Motul launches range of motor oils for classic cars from the Radwood era and older


Motul’s has formulated a special line of oils for classic and modern classic cars based on their age specific needs.


Motor oil in general and the type of motor oil to use in your vehicle in particular are among the most controversial topics for car enthusiasts. There is entire internet forums – large – dedicated to this. Of course, your car has a recommended oil weight, but this is only the tip of the iceberg, especially if you have an older car. Motul wants to make the process a little easier for buyers with its new classic line of synthetic oils.

Why is the age of the car important? Because different engines have components designed for a specific blend of additives. Some of these additives – in particular ZDDP, aka zinc – are not found in modern oils at the same concentrations for emission reasons, which can lead to wear of older vehicles. This is why the French oil company Motul has designed a range of oils intended for different ages of classic cars, it announced on Wednesday.

Cars from before the 1980s, for example, often lack catalytic converters and have engines with flat tappet valves and generally looser tolerances. These engines benefit from a heavier oil with much more zinc as they need the protection offered by zinc and do not have to worry about its destructive properties as catalysts. These cars – like my old Mercedes – could use either Motul Classic 20w50 Oil or 2100 15w50 Classic Oil.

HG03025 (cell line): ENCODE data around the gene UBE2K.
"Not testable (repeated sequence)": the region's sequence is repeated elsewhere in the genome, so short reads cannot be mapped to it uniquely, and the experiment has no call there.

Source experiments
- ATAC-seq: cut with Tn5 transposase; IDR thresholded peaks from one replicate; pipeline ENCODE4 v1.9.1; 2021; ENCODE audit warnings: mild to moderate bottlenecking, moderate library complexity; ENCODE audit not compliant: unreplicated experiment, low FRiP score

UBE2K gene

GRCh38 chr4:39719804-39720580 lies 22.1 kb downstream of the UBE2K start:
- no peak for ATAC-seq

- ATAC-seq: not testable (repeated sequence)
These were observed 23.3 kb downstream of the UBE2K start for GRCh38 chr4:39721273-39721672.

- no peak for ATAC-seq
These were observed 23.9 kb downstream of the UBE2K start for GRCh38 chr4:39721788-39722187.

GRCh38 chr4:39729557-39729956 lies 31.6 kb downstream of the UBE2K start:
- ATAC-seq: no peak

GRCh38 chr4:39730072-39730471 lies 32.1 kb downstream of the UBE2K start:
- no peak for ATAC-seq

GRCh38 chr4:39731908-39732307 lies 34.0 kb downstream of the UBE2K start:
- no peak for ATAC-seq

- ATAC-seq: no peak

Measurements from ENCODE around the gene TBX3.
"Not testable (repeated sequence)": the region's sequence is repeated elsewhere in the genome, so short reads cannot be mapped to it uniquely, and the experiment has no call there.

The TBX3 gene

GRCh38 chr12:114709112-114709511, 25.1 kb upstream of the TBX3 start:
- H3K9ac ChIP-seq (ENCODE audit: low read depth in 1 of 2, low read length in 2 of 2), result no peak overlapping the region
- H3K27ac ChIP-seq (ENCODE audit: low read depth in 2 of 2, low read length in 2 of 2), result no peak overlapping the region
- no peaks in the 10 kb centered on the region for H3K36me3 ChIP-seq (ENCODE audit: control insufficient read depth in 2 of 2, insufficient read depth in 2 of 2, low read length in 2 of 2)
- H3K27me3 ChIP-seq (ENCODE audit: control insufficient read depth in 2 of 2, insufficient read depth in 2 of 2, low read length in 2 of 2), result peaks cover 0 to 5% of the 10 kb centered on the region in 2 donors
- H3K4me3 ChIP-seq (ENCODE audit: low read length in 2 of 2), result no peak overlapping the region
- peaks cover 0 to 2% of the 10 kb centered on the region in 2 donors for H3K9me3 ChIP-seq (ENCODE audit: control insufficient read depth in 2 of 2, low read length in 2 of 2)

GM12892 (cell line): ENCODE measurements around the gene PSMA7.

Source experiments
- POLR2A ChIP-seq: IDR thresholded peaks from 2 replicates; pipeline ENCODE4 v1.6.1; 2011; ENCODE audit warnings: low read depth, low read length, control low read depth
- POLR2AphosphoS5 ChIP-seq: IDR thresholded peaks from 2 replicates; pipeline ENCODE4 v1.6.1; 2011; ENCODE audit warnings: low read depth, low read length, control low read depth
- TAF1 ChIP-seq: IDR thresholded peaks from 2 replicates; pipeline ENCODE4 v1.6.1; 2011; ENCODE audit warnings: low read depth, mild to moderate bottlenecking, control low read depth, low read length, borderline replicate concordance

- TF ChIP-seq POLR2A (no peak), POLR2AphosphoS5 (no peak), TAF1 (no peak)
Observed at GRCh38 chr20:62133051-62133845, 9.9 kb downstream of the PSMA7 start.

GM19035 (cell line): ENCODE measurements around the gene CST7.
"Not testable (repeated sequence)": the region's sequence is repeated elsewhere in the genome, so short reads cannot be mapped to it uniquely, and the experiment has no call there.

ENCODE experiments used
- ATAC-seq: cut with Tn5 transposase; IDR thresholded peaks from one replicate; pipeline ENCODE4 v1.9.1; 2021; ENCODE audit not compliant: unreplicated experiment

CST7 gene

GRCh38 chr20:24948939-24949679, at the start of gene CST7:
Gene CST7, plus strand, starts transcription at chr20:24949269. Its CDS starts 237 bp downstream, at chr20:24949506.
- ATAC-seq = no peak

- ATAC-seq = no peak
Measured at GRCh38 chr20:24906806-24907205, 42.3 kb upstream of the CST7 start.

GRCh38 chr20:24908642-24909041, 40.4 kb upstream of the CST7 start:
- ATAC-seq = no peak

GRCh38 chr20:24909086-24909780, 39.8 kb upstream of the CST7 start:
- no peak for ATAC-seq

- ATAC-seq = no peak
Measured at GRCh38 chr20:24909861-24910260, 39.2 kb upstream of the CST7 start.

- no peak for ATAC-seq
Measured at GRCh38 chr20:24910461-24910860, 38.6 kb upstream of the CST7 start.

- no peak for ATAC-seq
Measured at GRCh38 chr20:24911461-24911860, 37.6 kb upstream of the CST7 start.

Cars of the 1980s saw tighter engine tolerances and more emission control equipment, and forced induction (aka turbos) became much more common. These engines – like that of the editor Roadshow Nissan Pao by Chris Paukert – have different needs than older cars. They still need a fair amount of zinc, but these engines are designed for lighter oils, so the Classic 80s oil comes in the form of a 10w40.

Cars of the 1990s got much more advanced – like with Roadshow Toyota MR2 by Tim Stevens – and so we’ve seen much higher-revving engines with more sophisticated valves – think Honda’s VTEC, for example. These still required thinner oil, 10w30 in the case of the Motul Classic Nineties, and even less zinc to avoid damaging their delicate catalytic converters.

If this all sounds a bit too confusing, don’t worry. One thing all engineers and oil experts agree on is that it is more important to change the oil regularly than to worry about what brand or type of oil is going in the vehicle. , so follow your owner’s manual and it will be fine.

If you want to try Motul Classic or Modern Classic oils, they are currently available pre-order via Summit Racing, with wider availability expected soon.

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